Langley extends building moratorium, moves on stormwater rate increases
June 2, 2009 · Updated 3:06 PM
A six-month extension of the city’s moratorium on subdivisions was approved, and increases in stormwater utility rates moved one step closer to adoption at Monday night’s Langley City Council meeting.
“I’m confident this will be the final extension,” Langley Planning Director Larry Cort said of the moratorium. “We’re close enough to see the finish line.”
The ban against subdividing land was first approved in June 2007 for one year, then extended in June 2008 and again in December 2008.
It prohibits new subdivisions in the city’s RS-7,200 and RS-15,000 zoning districts, the areas of town where medium- and low-density housing development is allowed.
Mainly affected are properties in the area of Al Anderson Avenue, Edgecliff and Saratoga roads.
The moratorium was imposed pending wholesale changes to the city’s comprehensive plan, the document that will guide the city’s growth in the next two decades.
City planning officials say more work must be done on the building regulations so they mesh with the plan.
“It’s important to do this right,” Mayor Paul Samuelson said.
Cort said that thanks in part to the state of the economy, no one is pressing the city for permission to subdivide.
“We don’t have anybody ready to submit when we’re ready to go,” he said.
Meanwhile, residents will see a big jump in the city’s stormwater utility rates starting in July, as the council approved first reading of an ordinance calling for a series of increases over five years.
Final passage of the rate increases is expected at the council’s next meeting, June 15.
“This will give us what we need,” Councilman Jim Recupero said. “We should have done it a long time ago.”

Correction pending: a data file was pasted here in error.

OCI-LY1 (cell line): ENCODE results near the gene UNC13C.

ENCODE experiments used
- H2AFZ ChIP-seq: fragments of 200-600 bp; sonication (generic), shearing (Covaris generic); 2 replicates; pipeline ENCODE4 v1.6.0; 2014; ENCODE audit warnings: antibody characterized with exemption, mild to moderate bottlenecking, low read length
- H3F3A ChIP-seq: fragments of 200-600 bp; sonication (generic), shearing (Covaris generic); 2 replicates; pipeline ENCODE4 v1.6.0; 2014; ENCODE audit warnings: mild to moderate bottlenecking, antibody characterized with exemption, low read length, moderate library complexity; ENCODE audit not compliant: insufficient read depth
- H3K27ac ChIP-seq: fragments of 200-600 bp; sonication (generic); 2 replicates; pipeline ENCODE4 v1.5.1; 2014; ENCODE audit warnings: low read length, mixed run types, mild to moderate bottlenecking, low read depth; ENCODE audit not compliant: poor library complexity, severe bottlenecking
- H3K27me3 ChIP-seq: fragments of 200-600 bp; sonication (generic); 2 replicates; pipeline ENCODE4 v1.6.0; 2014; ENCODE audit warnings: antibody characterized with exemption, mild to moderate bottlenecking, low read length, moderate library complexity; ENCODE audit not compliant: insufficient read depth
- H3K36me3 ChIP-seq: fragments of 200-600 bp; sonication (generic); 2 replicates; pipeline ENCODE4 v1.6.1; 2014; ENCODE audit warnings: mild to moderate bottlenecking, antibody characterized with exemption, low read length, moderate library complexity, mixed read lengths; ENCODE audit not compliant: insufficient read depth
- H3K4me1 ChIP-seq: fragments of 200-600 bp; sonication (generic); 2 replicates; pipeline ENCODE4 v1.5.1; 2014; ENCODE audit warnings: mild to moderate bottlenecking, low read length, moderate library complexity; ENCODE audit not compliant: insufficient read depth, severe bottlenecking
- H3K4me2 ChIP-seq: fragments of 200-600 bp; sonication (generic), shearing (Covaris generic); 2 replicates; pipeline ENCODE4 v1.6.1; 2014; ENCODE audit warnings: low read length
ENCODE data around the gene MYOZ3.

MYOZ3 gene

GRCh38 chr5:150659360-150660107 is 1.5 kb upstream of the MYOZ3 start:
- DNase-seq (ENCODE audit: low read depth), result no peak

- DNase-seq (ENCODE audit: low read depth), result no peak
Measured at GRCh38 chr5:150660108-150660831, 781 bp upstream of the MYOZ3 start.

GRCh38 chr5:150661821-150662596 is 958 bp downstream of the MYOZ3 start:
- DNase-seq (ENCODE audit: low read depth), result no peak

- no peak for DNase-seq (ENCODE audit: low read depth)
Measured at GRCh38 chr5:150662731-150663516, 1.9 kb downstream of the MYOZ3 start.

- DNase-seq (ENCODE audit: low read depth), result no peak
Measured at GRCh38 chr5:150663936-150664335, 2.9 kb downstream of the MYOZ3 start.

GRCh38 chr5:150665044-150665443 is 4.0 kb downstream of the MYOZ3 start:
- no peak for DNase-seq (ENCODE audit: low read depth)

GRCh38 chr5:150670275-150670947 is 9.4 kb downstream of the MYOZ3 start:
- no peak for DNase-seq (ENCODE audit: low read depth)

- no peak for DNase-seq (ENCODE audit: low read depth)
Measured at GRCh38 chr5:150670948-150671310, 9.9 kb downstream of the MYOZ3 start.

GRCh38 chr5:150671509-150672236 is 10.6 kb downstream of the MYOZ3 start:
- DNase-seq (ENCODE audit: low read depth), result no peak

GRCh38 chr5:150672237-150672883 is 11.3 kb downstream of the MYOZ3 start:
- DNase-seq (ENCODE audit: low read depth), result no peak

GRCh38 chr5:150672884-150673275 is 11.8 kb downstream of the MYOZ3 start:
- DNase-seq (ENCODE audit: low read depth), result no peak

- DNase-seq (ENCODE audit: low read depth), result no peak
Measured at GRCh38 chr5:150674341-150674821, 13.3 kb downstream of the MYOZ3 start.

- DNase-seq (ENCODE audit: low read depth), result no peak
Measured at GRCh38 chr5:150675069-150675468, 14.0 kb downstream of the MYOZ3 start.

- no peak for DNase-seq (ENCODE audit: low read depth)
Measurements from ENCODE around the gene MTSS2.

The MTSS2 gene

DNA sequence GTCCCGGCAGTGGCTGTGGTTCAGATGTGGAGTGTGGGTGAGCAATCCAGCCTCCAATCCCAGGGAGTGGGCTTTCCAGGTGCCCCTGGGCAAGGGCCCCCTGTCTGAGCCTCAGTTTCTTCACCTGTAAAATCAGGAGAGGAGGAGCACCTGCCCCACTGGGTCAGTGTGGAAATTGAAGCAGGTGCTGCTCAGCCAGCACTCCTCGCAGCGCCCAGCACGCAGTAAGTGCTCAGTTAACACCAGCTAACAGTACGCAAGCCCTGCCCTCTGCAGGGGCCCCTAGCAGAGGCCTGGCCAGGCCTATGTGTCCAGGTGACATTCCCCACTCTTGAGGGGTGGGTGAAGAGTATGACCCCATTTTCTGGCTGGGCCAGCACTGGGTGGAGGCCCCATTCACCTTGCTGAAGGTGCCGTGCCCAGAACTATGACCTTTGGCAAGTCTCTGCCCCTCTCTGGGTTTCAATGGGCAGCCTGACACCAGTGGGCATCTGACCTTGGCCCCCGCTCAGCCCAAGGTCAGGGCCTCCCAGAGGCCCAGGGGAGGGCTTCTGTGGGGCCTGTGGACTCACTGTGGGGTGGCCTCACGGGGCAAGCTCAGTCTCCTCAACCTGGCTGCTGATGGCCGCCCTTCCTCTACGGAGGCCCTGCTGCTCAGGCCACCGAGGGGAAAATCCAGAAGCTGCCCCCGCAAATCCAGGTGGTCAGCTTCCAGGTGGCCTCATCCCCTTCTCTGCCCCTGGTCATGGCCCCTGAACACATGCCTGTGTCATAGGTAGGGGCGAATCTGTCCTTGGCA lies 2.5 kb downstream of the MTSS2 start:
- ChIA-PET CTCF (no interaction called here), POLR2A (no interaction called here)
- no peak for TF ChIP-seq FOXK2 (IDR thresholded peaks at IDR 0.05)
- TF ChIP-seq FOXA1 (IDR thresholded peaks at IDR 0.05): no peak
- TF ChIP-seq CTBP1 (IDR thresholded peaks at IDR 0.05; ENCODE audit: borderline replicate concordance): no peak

The first rate hike increases the monthly charge for single-family homes by $10.60, up to $13.50.
The plan to raise stormwater utility rates would help pay for maintenance, operation and debt service of the current system. In future years, increases will help pay for new stormwater infrastructure projects.
Under the five-year plan, the city would begin to build up funds for stormwater infrastructure projects next year. Monthly rates would continue to climb, with single-family increases of
$4.10 in 2010 and 2011, followed by increases of $1 in 2012 and 2013.
City officials say the increases are unavoidable. Residential rates need to be raised from the current $2.90 per month to $13.49 just to break even.
The new rates for 2010 would take effect on Jan. 1 and would be reflected on bills that are sent out in March.
Other utility customers would also see corresponding rate increases. Multi-family residential rates increase from $3.50 to
$16.31 this year, developed commercial rates from $4 to $18.64 and primary residential-commercial rates from $2.90 to $13.50.
In 2010, those rates would be $21.27, $24.31 and